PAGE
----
Present Assembly has 103 Vokkaligas and Lingayats
As the new government takes over and there are high expectations of “change” on several fronts, a sobering reminder of some things that remain constant is the composition of the Assembly in terms of caste, religion and gender.
Dominant castes in the State — Vokkaligas, Brahmins and Lingayats — which are socially and economically strong and have traditionally enjoyed high representation in the Assembly, continue to have a big presence this time too.
For instance, the estimated population of two dominant communities — Lingayats and Vokkaligas — is 15 per cent and 12 per cent respectively (an aggregated average of percentages presented by four backward class commissions so far). Together, they form 27 per cent of the population and by the logic of proportional representation, the Assembly should have 60 members from the two communities. However, the present Assembly has 103 from the two communities (53 Vokkaligas and 50 Lingayats).
There are 11 Brahmins too in the present Assembly, which is, proportionally, nearly double their estimated population size.
2.6 per cent women
And, while there is endless talk on 33 per cent representation for women, the present Assembly of 223 has merely six women, making up 2.6 per cent. None of the political parties can claim to have given good representation to women while giving ticket.
The trend of under representation of minorities continues, even though their representation has increased marginally over the last polls.
This House will have 16 members from minority communities (11 Muslims, three Jains and two Christians). The last House had 13 minority members, with nine Muslims, two Jains and two Christians (one nominated member).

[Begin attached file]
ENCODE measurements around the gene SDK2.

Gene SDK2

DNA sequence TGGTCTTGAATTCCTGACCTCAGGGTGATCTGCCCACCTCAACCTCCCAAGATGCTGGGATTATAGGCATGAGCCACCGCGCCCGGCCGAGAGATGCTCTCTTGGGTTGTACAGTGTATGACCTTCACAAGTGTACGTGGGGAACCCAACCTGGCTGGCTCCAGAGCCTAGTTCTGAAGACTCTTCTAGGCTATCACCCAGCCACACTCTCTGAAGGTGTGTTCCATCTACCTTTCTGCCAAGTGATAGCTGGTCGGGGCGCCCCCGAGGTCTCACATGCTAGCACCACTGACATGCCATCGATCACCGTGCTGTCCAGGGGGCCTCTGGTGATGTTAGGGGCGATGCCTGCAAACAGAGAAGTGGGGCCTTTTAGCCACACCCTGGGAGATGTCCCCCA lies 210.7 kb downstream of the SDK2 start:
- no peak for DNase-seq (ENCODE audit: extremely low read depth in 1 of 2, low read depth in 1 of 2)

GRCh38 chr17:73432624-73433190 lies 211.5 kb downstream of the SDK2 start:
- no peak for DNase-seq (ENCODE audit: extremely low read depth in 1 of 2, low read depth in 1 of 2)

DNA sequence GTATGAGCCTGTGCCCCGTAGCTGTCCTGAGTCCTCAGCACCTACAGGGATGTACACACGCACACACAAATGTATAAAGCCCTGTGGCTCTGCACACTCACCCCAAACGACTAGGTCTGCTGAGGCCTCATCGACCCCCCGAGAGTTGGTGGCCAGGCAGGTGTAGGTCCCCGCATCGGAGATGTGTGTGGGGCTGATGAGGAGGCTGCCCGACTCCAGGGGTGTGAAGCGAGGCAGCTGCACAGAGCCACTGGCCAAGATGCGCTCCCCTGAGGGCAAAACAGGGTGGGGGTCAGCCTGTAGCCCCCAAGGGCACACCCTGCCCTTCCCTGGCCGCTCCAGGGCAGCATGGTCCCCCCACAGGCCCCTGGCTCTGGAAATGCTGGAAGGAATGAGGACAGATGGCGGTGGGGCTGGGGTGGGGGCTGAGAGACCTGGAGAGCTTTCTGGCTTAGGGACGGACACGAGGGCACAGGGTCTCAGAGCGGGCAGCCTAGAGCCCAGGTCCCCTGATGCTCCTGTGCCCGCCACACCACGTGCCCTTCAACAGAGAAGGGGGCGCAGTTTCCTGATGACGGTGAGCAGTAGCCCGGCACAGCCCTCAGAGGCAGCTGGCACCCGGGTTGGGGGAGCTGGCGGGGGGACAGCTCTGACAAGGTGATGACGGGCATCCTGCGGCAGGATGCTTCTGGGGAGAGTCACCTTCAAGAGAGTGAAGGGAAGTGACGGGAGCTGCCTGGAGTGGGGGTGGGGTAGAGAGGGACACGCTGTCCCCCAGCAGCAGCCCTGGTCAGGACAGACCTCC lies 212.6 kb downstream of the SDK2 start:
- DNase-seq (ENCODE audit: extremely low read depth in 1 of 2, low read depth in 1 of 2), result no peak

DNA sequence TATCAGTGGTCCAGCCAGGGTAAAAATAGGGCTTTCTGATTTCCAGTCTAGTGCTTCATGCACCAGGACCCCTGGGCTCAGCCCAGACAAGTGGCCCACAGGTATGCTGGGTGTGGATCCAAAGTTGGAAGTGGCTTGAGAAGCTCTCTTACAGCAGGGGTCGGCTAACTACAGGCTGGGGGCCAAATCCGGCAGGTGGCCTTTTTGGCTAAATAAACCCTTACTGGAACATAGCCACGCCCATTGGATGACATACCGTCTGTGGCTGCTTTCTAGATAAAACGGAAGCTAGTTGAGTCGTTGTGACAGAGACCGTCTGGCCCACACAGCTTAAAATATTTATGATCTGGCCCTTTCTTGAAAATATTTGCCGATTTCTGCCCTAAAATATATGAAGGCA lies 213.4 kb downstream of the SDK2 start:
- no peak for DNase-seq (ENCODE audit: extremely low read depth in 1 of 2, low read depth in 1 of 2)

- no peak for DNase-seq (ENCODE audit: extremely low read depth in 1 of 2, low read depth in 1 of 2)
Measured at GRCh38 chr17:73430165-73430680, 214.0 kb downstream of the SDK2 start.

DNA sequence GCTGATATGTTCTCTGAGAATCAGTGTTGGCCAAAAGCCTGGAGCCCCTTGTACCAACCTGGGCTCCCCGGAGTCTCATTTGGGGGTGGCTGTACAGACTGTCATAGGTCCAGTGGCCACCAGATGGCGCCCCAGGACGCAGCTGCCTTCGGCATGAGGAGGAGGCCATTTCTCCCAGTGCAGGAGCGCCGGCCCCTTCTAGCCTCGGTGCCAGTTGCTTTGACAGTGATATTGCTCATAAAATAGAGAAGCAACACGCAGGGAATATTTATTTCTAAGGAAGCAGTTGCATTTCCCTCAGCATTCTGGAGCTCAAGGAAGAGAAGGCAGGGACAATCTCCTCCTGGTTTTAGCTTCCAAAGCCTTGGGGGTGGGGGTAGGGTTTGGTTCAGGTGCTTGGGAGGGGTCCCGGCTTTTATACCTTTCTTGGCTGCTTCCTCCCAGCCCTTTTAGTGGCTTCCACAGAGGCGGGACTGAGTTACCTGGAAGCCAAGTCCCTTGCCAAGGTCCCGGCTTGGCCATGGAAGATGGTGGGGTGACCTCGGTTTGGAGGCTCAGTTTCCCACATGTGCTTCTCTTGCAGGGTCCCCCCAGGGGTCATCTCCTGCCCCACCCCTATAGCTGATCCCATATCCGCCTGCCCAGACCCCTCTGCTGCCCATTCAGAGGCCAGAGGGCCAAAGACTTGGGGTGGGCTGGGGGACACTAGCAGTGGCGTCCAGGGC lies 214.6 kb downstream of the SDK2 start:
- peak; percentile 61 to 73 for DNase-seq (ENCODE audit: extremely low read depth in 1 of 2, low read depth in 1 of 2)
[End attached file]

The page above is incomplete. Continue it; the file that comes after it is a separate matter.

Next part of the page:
“If the minorities are to be represented in proportion to their population, there have to be a minimum of 36 minority members in the House,” said Khaji Arshed Ali, former MLC and editor of Bidar Ki Awaaz Hindi daily and author of Karnataka Muslims and Electoral Politics. According to the Union Government’s status of minorities report, Karnataka has a little over 12 per cent Muslims and another six per cent of other minorities, he said.
“It is not that problems faced by Muslims in a constituency will be solved if a Muslim gets elected from there,” says Syed Tanveer Ahmed, editor of the magazine Karnataka Muslims. The argument, however, is for a fairer representation to all communities in legislature and distribution of political power.
In the 14 Assembly elections till now, Muslim representation has been between 2 and 5 per cent. The highest number of Muslims (17) entered the Assembly in 1978 but there were only two members in the 1983 Assembly.